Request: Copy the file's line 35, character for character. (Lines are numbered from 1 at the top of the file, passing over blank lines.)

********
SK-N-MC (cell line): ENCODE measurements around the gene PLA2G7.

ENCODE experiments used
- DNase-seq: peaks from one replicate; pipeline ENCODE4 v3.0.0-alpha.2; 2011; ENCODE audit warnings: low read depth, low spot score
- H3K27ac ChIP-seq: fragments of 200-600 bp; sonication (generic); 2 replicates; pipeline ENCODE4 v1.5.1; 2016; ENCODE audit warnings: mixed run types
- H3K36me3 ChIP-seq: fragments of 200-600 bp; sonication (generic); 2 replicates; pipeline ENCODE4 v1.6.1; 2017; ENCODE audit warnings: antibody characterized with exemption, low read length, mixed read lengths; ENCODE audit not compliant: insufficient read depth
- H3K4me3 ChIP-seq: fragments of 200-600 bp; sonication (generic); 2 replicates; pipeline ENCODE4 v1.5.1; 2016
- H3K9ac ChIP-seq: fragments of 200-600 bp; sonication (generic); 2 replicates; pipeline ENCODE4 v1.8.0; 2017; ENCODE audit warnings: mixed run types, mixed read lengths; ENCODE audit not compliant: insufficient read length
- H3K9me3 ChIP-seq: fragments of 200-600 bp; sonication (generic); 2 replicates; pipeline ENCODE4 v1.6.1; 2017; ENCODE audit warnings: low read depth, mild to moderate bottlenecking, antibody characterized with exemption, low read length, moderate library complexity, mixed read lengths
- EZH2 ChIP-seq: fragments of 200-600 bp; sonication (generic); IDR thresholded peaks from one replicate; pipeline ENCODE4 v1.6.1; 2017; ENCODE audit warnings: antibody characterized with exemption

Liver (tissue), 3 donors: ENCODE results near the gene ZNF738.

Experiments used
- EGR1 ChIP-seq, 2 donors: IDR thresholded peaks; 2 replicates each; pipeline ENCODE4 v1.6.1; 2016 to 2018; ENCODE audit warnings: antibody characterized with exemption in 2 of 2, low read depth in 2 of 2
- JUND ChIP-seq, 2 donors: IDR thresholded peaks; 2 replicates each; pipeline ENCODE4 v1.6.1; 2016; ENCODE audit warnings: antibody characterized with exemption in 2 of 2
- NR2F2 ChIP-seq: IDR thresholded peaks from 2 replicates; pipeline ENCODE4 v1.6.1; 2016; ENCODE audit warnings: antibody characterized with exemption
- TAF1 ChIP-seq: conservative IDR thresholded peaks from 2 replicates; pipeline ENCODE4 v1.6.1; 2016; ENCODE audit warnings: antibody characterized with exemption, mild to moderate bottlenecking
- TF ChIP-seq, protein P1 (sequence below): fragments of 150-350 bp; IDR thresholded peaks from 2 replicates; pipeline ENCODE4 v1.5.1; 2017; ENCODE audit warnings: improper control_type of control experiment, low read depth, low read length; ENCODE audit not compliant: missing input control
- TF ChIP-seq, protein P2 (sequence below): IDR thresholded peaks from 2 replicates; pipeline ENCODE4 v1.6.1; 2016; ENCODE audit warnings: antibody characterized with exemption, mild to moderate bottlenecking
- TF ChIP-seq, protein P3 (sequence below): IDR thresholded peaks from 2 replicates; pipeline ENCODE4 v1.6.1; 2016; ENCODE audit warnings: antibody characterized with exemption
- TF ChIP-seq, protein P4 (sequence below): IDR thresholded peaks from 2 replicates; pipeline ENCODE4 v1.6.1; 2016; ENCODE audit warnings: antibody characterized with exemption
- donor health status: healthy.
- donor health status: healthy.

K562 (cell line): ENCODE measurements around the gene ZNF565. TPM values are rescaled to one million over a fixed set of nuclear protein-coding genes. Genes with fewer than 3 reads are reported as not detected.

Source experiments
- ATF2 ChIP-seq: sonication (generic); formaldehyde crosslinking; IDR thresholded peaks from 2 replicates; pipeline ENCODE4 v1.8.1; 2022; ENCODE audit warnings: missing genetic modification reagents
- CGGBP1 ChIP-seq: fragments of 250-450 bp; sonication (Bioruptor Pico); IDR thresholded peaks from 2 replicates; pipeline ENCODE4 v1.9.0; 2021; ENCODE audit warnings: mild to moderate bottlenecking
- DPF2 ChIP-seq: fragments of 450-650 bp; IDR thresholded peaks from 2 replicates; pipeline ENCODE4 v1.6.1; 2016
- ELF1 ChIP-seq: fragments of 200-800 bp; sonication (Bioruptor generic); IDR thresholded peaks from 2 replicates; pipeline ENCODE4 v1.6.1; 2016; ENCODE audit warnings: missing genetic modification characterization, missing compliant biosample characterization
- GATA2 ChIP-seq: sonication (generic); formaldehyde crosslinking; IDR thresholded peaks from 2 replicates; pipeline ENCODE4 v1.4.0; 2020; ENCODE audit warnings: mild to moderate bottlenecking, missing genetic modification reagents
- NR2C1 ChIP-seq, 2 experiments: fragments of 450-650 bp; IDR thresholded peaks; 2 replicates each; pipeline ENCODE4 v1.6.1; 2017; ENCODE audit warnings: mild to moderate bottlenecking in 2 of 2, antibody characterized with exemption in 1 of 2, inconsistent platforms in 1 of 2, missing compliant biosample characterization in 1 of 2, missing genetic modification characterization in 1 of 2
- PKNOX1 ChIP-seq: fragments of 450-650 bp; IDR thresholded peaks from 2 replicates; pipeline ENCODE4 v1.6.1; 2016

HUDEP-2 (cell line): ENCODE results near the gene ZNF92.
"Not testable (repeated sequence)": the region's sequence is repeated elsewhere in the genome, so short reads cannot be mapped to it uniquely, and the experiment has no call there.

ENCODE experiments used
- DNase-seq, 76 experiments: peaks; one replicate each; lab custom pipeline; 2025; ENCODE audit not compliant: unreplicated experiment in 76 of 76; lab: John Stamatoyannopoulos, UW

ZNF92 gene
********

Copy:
ZNF92 gene